If the details reported by New York Magazine can be believed, then yes.
Interviews with 198 people showed that 45 percent believed in “a personal spirit or supernatural power” that watched over them. Further questions were designed to assess the participants’ attitudes toward risk-taking — for example, the question asking how risky the volunteers would rate driving 20 kilometers (12 miles) over the speed limit. Those who believed in guardian angels rated speeding as riskier than those who didn’t believe in the concept.
The study’s designer is David Etkin, “a professor of disaster management at York University” and was surprised by the findings. He thought he’d get an opposite response, that faith in guardian angels may result in people more willing to do the risky thing due to feeling protected by that higher power.
while this study didn’t test why the believers were more risk-averse, he has a theory. People who are more cautious also tend to be more fearful, and so he believes it makes sense that these are the types of people who want to believe in a spiritual safekeeper.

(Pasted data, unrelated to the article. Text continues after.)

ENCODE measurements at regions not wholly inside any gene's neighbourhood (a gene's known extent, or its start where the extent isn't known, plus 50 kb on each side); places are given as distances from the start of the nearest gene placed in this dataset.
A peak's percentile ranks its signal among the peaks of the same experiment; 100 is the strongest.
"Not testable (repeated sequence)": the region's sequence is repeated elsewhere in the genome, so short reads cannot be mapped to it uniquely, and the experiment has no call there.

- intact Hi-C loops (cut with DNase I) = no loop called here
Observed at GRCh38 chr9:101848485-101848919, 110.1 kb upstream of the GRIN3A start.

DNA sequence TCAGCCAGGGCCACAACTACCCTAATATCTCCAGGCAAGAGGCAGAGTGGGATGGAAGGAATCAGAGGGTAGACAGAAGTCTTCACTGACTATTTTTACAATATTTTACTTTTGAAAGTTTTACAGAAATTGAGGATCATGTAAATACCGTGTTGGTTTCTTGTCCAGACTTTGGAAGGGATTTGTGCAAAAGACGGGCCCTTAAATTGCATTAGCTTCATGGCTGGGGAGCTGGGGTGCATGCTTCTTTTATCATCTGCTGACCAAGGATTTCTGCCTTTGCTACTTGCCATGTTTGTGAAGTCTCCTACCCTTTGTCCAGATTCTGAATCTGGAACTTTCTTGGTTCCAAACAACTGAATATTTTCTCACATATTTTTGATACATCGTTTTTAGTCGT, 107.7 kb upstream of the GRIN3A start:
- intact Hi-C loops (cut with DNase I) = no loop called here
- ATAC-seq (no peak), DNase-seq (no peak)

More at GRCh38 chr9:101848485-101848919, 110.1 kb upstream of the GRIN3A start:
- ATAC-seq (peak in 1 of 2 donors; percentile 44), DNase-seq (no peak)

People, by and large, are terrible at assessing risk. The media helps to skew people’s perceptions of dangerous situations but we’d be doing it regardless of their influence. It’s in our nature.
Plus, if a religion puts a lot of stock in the power of fear – fear of eternal damnation, fear of god – then I can see why believers may be less likely to do the bold thing. Far safer to do the safe thing, from a day-to-day life perspective and an afterlife perspective. Speeding isn’t just dangerous as an activity; it’s against the law and breaking laws is sinful. Whose laws are they really afraid of breaking if they speed a little?